• ISIS prepares followers for end of caliphate

    In the face of an ever-more-effective campaign by the U.S.-led coalition — a campaign which has substantialy reduced the size of the ISIS-controlled areas in Iraq and Syria; decimated ISIS’s oil-production and distribution infrastructure; killed many senior commanders and operatives; and, with the help of Turkey, choked off the flow of foreign fighters to replenish the organization’s dwindling ranks – ISIS leaders have begun to prepare followers of the Islamist organization for the fall of the ISIS-established caliphate.

  • ISIS boasts killing 5,200 people during the month of Ramadan

    ISIS has boasted that its Islamist fighters have killed 5,200 people in “military operations” during the holy month of Ramadan. An infographic in the group’s Arabic-language weekly magazine al-Naba, ISIS lists fourteen terrorist attacks group followers carried out in Europe, the United States, Asia, Africa, Syria, and Iraq. ISIS claims the victims include nearly 2,000 Shiites, 1,000 Kurds, 600 Syrian Alawites, and 300 Christians.

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  • U.S. terror victims file suit against Facebook for failing to block Palestinian incitement

    The families of five Americans recently killed or injured by Palestinian terrorists have filed a lawsuit against Facebook for allowing the terrorist group Hamas to incite violence on its network. The plaintiffs are seeking $1 billion in punitive damages under the Anti-Terrorism Act, which allows American citizens who are victims of overseas terrorist attacks to sue in U.S. federal courts.

  • ISIS's finances have been damaged, but U.K. can do more

    In their report on ISIS’s finances, MPs on the Foreign Affairs Subcommittee say ISIS faces an increasingly desperate struggle to raise money. The so-called “richest terrorist group” may have generated more money than any other terrorist organizations but it also incurs unprecedented costs.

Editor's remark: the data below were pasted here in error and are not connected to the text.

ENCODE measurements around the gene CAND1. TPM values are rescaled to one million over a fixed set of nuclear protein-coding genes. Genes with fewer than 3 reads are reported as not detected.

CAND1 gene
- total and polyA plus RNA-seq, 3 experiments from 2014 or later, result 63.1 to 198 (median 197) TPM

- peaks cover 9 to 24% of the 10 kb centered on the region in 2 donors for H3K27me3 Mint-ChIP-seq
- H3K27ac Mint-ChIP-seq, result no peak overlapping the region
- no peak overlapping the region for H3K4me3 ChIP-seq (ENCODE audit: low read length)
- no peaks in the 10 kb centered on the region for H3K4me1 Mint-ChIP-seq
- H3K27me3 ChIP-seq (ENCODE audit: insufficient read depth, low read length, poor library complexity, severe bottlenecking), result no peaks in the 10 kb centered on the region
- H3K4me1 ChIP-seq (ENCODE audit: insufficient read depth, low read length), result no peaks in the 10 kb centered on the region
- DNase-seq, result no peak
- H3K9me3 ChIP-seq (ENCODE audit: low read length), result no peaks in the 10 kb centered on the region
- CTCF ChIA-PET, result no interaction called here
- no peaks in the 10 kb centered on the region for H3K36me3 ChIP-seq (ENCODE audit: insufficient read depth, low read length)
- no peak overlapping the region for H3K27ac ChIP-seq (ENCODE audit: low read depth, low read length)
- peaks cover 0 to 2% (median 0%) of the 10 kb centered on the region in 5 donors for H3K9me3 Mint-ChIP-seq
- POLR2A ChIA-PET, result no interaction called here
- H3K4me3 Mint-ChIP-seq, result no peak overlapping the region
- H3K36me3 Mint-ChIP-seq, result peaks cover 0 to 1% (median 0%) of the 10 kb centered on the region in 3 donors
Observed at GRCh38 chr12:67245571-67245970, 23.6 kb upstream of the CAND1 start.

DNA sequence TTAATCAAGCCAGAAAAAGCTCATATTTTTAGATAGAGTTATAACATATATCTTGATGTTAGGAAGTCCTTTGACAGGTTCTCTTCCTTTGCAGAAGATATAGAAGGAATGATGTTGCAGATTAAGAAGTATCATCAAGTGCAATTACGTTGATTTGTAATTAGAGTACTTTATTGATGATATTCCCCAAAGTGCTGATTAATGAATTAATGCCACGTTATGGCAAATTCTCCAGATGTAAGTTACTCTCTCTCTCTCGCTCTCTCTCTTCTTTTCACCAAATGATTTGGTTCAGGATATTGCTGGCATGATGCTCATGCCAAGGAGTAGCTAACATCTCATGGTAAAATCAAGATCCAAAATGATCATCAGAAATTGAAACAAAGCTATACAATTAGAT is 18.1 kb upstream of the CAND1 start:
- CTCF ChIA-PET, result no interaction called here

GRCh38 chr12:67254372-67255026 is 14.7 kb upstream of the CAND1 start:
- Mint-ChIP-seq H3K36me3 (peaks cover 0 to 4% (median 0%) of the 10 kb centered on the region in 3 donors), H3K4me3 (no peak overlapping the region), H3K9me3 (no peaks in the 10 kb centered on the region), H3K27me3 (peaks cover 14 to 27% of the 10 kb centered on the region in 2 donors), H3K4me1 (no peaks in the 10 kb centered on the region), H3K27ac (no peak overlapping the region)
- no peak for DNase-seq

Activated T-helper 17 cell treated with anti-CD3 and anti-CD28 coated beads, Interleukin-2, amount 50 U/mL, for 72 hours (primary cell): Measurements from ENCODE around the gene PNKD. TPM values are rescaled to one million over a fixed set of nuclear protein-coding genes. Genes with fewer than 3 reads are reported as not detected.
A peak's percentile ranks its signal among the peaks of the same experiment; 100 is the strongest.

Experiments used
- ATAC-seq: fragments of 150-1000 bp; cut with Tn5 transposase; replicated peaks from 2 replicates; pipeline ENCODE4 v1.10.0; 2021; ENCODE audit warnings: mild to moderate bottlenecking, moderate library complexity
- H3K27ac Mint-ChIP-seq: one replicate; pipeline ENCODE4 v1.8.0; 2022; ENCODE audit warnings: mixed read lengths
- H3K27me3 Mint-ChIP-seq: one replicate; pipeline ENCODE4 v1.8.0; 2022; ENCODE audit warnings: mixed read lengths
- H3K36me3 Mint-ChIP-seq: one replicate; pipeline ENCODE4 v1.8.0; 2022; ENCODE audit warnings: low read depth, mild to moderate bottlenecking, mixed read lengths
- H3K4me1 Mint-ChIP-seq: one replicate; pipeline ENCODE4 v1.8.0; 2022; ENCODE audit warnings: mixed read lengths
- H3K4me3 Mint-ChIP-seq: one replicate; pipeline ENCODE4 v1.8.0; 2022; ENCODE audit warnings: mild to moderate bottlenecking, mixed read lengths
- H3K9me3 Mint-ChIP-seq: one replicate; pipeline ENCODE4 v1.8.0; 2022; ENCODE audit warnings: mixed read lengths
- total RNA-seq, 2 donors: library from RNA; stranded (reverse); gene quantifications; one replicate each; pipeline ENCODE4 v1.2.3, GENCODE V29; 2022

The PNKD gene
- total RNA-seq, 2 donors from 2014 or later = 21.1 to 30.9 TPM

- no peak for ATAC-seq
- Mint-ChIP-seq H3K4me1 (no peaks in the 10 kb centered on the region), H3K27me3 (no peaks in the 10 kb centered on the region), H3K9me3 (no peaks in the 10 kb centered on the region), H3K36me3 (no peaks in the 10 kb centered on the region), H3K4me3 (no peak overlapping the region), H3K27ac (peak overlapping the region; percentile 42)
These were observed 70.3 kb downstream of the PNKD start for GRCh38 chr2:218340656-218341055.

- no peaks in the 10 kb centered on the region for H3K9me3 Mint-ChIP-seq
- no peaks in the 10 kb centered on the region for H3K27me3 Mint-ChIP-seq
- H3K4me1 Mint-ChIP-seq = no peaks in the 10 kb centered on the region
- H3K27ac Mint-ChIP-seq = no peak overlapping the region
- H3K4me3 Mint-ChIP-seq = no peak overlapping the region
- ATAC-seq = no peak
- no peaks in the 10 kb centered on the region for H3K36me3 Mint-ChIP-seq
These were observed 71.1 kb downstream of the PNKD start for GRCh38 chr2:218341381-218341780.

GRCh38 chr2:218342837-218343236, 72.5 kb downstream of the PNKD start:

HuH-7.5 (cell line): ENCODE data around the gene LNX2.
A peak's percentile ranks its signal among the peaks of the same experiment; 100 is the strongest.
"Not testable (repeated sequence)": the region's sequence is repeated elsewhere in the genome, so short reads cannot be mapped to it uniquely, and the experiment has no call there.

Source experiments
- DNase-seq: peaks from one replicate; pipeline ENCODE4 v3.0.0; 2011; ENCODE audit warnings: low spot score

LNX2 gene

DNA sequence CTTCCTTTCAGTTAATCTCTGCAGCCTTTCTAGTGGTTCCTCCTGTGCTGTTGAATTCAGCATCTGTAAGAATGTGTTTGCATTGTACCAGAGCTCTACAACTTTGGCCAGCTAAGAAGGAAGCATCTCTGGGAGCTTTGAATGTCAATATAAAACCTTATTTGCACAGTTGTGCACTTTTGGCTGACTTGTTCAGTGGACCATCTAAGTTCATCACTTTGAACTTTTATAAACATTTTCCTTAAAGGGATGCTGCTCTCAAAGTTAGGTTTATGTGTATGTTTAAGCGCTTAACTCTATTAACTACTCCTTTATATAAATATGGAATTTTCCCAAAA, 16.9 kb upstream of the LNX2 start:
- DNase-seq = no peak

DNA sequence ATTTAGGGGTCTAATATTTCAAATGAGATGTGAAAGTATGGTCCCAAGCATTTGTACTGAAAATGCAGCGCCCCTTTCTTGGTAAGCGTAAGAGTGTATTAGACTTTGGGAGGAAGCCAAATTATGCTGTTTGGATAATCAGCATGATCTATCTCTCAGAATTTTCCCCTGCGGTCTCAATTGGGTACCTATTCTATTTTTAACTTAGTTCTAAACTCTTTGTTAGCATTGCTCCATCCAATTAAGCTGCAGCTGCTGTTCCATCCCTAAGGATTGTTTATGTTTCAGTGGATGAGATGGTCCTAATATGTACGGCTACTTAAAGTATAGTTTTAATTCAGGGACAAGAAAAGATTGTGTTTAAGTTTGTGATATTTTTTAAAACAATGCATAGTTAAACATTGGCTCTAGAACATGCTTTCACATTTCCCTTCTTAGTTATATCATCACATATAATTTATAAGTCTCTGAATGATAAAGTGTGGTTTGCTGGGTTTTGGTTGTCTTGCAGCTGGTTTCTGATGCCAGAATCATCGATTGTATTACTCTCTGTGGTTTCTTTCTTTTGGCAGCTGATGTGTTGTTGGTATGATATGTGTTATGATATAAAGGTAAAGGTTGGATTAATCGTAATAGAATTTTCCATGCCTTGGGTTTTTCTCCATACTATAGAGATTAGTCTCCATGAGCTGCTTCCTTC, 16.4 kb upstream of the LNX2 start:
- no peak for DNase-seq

• Banning Muslim face veil at the work place not discriminatory: Austria’s Supreme Court

    Rejecting employees’ requests to wear a veil at work is not discriminating against them, Austria’s highest courts has ruled. In the landmark decision, Austria’s Supreme Court (OGH) ruled that if items of clothing prevent communication, an employer may legally ban them at the work place. The question of whether or not Muslim women should be allowed to wear the Islamic veil at the work place or public schools – or even at public — is the subject of intense debate in Europe, and many states have legislated against it.

  • ISIS using drones with explosives, spy cameras: Pentagon

    The Pentagon says that ISIS fighters are have been posing a growing threat to U.S. and Iraqi forces by using small commercial drones to carry improvised explosives devices (IEDs) or surveillance cameras. These drones are especially threatening because they can evade detection. The growing threat led the Joint Improvised-Threat Defeat Agency, the Pentagon’s office charged with keeping tab on and countering IEDs, to ask Congress for permission to reallocate $20 million to provide money for a counter-drone program.

  • ISIS caliphate shrinks a further 12 percent in 2016

    Territory controlled by ISIS shrunk by 12 percent in the first six months of 2016. In 2015 the ISIS caliphate shrunk by 12,800 km2 to 78,000 km2, a net loss of 14 percent. In the first six months of 2016, that territory shrunk again by 12 percent. As of 4 July 2016, ISIS controls roughly 68,300 km2 in Iraq and Syria, which is roughly the size of Ireland or West Virginia.

  • ISIS uses Whatsapp, Telegram to sell girls and women as sex slaves